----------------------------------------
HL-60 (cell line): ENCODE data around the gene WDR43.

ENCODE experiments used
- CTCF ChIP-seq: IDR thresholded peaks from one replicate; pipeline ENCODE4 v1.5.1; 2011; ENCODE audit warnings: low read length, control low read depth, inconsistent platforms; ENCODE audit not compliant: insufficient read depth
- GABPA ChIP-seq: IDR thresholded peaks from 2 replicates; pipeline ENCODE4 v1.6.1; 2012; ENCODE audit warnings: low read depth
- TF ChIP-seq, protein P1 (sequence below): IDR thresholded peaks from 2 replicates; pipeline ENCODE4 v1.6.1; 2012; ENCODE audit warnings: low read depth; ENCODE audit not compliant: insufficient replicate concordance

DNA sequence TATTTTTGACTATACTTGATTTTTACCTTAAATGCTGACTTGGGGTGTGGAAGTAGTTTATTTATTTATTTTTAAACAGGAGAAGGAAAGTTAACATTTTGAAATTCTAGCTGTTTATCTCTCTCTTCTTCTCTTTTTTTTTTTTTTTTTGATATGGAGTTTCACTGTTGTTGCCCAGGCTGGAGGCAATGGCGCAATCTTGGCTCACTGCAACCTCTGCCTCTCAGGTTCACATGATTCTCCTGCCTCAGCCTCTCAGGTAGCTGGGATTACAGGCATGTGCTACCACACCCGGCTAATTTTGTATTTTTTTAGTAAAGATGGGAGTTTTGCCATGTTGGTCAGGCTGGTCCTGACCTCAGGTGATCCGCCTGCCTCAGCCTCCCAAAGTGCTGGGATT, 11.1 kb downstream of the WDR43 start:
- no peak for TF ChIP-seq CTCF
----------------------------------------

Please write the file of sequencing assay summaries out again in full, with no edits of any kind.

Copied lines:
HL-60 (cell line): ENCODE data around the gene WDR43.

ENCODE experiments used
- CTCF ChIP-seq: IDR thresholded peaks from one replicate; pipeline ENCODE4 v1.5.1; 2011; ENCODE audit warnings: low read length, control low read depth, inconsistent platforms; ENCODE audit not compliant: insufficient read depth
- GABPA ChIP-seq: IDR thresholded peaks from 2 replicates; pipeline ENCODE4 v1.6.1; 2012; ENCODE audit warnings: low read depth
- TF ChIP-seq, protein P1 (sequence below): IDR thresholded peaks from 2 replicates; pipeline ENCODE4 v1.6.1; 2012; ENCODE audit warnings: low read depth; ENCODE audit not compliant: insufficient replicate concordance

DNA sequence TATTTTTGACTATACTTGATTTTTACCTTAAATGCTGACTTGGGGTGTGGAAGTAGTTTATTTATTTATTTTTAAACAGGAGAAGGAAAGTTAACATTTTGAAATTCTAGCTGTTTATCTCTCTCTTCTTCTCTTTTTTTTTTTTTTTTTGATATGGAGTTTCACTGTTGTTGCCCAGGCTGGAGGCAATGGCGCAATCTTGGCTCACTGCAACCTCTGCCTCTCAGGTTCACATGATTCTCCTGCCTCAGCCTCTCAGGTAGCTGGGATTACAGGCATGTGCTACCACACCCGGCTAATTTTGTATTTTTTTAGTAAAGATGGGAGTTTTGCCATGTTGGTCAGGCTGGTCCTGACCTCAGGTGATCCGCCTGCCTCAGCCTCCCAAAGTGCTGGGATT, 11.1 kb downstream of the WDR43 start:
- no peak for TF ChIP-seq CTCF